Pence kicks off Japan talks, both sides seek 'near term' results
By Roberta Rampton and Minami Funakoshi
TOKYO (Reuters) - U.S. Vice President Mike Pence on Tuesday put Japan on notice that Washington wants results "in the near future" from talks it hopes will open markets to U.S. goods, adding that the dialogue could lead to negotiations on a two-way trade deal.
U.S. President Donald Trump and Prime Minister Shinzo Abe arranged the economic dialogue between their deputies at a Washington summit in February, soon after Trump took office.
"Today we are beginning a process of economic dialogue, the end of which may result in bilateral trade negotiations in the future," Pence told a news conference with Deputy Prime Minister Taro Aso, his counterpart at Tuesday's talks.
"At some point in the future, there may be a decision made between our nations to take what we have learned in this dialogue and commence formal negotiations for a free trade agreement," he said. "But I leave that for the future."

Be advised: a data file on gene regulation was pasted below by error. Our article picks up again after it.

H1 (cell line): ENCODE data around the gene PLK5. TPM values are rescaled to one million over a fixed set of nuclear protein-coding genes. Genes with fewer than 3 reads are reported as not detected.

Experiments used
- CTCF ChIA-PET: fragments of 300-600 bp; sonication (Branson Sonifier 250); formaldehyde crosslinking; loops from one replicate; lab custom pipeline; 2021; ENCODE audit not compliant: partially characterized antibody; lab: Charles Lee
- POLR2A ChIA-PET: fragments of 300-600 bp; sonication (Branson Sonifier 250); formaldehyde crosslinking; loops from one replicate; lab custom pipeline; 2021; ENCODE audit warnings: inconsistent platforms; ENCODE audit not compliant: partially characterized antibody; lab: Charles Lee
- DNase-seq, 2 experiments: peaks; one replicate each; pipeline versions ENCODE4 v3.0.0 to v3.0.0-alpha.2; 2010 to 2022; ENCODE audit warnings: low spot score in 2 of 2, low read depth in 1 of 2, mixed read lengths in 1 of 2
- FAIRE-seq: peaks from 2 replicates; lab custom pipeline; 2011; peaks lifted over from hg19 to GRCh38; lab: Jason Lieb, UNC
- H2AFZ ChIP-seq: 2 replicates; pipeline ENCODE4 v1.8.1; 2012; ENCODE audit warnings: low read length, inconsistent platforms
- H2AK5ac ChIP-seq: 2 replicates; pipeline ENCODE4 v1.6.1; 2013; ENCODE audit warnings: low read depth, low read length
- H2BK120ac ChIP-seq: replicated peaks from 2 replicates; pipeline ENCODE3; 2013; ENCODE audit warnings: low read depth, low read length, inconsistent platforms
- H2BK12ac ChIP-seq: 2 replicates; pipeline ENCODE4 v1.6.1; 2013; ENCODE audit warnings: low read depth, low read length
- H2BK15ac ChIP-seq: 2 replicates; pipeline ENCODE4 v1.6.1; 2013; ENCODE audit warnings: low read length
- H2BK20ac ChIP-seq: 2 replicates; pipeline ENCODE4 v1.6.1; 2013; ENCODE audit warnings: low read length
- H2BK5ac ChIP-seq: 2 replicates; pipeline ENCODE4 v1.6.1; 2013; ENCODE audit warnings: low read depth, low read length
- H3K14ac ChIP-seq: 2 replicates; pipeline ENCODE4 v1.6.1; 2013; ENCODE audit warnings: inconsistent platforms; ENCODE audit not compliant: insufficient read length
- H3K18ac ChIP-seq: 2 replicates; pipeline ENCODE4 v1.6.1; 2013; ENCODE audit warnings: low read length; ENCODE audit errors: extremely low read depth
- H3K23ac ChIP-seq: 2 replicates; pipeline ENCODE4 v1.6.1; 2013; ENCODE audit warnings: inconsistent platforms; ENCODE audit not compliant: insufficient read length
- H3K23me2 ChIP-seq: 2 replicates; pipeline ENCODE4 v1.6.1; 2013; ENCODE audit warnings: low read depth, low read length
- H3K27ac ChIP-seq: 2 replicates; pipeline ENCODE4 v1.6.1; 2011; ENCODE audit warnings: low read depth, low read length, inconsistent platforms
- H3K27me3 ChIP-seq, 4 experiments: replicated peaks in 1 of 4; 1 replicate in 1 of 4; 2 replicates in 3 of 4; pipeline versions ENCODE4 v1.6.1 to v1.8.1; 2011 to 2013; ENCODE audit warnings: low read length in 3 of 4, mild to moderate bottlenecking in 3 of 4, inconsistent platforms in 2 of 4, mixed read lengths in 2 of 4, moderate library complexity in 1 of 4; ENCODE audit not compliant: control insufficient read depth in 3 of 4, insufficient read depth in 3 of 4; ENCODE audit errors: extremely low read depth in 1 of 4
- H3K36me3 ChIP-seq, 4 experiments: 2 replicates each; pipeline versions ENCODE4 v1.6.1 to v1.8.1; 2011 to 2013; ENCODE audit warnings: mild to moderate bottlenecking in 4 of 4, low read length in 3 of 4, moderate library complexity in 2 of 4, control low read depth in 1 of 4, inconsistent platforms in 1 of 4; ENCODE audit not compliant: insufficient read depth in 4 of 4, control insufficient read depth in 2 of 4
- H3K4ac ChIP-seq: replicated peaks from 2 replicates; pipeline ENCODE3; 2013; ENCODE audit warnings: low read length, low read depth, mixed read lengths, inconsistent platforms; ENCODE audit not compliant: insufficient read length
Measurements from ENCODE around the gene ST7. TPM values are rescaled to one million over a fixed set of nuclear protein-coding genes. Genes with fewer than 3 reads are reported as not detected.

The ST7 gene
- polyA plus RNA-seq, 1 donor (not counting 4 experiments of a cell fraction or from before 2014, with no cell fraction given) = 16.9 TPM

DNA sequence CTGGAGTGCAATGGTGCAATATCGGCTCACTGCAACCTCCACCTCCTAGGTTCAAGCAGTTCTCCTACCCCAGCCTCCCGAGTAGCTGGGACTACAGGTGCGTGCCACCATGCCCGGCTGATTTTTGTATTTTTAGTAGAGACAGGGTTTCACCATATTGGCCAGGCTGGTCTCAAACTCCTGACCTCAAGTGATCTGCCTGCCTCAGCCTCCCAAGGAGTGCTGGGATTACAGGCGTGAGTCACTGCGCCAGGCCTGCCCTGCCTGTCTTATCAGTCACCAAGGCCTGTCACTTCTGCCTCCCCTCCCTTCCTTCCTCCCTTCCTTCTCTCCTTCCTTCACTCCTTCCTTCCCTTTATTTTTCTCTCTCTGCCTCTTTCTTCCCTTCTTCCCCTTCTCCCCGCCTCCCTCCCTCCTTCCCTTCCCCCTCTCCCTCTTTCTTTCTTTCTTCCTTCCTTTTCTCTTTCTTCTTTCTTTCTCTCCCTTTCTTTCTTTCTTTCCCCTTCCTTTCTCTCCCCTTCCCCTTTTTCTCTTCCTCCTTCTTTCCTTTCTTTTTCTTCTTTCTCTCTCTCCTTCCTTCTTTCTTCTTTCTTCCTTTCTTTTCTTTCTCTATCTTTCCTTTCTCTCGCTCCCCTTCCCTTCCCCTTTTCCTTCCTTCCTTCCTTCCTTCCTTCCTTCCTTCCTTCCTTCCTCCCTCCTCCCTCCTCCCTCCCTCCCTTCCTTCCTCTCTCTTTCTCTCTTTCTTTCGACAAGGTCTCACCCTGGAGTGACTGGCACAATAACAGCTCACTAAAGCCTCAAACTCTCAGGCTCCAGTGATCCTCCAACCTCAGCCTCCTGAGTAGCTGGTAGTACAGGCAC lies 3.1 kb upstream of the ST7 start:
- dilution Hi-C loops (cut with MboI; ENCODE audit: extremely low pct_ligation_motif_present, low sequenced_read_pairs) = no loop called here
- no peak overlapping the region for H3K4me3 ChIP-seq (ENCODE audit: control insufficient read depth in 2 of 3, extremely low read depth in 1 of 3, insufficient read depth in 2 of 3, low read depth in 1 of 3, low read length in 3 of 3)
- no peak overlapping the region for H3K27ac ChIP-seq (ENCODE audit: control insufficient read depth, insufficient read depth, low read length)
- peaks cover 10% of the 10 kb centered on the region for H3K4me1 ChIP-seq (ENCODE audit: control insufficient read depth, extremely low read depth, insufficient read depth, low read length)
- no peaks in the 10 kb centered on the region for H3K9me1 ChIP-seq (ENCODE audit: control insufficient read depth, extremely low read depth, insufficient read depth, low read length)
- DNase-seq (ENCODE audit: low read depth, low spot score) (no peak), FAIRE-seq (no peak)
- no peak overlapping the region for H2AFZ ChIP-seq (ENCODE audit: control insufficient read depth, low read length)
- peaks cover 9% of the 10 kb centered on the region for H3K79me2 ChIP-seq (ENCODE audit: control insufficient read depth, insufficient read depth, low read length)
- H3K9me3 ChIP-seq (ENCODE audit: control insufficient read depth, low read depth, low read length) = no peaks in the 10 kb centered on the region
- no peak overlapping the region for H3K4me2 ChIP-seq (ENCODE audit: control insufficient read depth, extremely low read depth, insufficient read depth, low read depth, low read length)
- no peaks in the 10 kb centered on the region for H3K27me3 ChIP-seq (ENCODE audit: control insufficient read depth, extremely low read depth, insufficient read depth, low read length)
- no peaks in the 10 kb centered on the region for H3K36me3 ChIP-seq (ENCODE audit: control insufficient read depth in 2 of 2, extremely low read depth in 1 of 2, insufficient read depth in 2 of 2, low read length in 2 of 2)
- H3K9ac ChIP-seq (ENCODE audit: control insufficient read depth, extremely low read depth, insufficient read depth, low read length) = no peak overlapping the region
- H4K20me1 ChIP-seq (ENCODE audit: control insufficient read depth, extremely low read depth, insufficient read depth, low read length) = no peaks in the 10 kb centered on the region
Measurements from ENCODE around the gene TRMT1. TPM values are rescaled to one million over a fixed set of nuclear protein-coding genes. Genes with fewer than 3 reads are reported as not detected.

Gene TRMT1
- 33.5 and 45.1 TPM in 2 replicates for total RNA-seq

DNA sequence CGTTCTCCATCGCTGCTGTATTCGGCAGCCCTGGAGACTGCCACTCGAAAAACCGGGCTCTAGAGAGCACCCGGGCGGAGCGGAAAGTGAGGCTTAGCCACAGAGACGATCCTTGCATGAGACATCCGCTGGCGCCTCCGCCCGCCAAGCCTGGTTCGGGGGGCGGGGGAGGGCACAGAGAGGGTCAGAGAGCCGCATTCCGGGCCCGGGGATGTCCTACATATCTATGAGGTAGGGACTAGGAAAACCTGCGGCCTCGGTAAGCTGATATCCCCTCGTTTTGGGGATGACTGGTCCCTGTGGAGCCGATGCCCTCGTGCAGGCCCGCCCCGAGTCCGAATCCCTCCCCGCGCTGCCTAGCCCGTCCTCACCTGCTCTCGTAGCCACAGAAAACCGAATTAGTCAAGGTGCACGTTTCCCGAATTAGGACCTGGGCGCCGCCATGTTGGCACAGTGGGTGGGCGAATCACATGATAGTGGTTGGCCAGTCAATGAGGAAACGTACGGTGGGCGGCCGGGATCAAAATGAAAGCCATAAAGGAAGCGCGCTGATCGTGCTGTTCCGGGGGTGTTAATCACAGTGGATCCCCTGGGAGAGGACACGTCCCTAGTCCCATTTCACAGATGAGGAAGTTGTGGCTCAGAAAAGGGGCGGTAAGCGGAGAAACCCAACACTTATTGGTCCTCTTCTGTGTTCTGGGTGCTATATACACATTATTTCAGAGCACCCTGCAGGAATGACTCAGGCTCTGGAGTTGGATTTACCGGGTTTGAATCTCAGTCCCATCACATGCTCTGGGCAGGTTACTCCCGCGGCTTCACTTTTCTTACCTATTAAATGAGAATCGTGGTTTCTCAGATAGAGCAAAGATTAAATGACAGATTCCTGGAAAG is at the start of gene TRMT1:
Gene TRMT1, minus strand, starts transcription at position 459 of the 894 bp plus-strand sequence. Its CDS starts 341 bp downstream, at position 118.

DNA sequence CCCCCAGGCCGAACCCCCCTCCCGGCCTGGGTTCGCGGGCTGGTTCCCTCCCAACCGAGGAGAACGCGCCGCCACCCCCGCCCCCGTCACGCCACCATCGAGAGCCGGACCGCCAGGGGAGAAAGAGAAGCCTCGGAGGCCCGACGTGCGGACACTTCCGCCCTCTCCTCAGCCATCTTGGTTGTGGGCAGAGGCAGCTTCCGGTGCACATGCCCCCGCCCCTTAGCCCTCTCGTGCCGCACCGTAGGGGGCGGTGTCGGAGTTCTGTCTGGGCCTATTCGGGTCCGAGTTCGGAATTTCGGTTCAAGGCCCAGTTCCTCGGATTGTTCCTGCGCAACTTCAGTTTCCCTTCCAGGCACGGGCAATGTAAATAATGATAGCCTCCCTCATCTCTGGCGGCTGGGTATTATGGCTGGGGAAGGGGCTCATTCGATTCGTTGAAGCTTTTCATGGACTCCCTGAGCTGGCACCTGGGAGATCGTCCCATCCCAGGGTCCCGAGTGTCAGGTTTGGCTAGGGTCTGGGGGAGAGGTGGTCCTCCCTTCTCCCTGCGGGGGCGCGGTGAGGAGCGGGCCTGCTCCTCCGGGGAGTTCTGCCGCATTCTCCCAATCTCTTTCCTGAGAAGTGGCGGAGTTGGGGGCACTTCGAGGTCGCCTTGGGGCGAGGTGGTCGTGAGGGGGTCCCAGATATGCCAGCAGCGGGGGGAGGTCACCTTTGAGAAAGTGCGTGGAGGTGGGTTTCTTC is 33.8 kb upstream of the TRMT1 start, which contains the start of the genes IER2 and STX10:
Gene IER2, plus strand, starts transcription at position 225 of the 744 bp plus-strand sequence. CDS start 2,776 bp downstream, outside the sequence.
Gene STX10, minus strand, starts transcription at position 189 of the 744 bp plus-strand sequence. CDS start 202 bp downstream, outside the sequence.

The comments dash the hopes of Japanese policymakers, who have said they want to avoid use of the economic dialogue as a forum to discuss a bilateral FTA that may put them under U.S. pressure to open up highly-protected areas like agriculture.
They also echo those of U.S. Commerce Secretary Wilbur Ross, who told reporters that Washington was eager to increase trade ties with Tokyo through a two-way pact.
Trump campaigned for office on an "America First" platform, saying he would boost U.S. manufacturing jobs and shrink the country's trade deficit with countries like Japan.
Trump also abandoned the 12-nation Trans-Pacific Partnership (TPP) backed by predecessor Barack Obama and Abe, and vowed to revisit regional trade deals to focus on two-way agreements. Continued...